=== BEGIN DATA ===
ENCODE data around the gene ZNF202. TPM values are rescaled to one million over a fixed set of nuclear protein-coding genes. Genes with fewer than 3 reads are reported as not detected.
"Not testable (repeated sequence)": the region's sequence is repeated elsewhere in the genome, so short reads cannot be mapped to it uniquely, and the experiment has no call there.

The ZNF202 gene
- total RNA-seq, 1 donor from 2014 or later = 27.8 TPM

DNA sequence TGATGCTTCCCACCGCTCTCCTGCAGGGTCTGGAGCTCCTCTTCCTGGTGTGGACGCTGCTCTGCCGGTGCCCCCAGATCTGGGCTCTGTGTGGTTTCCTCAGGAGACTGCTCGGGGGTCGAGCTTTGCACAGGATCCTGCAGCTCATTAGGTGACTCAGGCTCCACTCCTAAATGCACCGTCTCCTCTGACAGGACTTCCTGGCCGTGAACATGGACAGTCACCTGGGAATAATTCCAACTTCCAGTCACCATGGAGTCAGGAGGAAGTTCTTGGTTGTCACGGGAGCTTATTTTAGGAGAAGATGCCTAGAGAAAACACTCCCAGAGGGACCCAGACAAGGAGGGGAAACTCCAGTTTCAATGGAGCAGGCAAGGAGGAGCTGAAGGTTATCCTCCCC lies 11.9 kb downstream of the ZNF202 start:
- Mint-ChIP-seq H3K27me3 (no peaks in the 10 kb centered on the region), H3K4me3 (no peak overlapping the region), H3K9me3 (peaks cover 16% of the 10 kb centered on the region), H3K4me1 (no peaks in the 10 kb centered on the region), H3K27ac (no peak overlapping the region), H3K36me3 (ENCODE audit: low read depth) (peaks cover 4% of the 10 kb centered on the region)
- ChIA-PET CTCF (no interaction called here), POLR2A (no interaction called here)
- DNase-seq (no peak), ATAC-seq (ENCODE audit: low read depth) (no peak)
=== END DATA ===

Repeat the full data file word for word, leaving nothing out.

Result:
ENCODE data around the gene ZNF202. TPM values are rescaled to one million over a fixed set of nuclear protein-coding genes. Genes with fewer than 3 reads are reported as not detected.
"Not testable (repeated sequence)": the region's sequence is repeated elsewhere in the genome, so short reads cannot be mapped to it uniquely, and the experiment has no call there.

The ZNF202 gene
- total RNA-seq, 1 donor from 2014 or later = 27.8 TPM

DNA sequence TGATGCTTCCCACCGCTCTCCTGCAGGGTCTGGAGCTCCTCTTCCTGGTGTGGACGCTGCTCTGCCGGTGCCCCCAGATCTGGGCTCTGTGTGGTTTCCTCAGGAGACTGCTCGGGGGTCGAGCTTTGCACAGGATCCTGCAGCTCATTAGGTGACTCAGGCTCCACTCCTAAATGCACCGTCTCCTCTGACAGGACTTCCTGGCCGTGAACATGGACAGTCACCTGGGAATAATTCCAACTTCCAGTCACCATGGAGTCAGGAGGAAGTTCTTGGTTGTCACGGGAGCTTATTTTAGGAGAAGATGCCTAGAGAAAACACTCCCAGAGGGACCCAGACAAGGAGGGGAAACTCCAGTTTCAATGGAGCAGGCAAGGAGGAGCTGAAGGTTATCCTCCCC lies 11.9 kb downstream of the ZNF202 start:
- Mint-ChIP-seq H3K27me3 (no peaks in the 10 kb centered on the region), H3K4me3 (no peak overlapping the region), H3K9me3 (peaks cover 16% of the 10 kb centered on the region), H3K4me1 (no peaks in the 10 kb centered on the region), H3K27ac (no peak overlapping the region), H3K36me3 (ENCODE audit: low read depth) (peaks cover 4% of the 10 kb centered on the region)
- ChIA-PET CTCF (no interaction called here), POLR2A (no interaction called here)
- DNase-seq (no peak), ATAC-seq (ENCODE audit: low read depth) (no peak)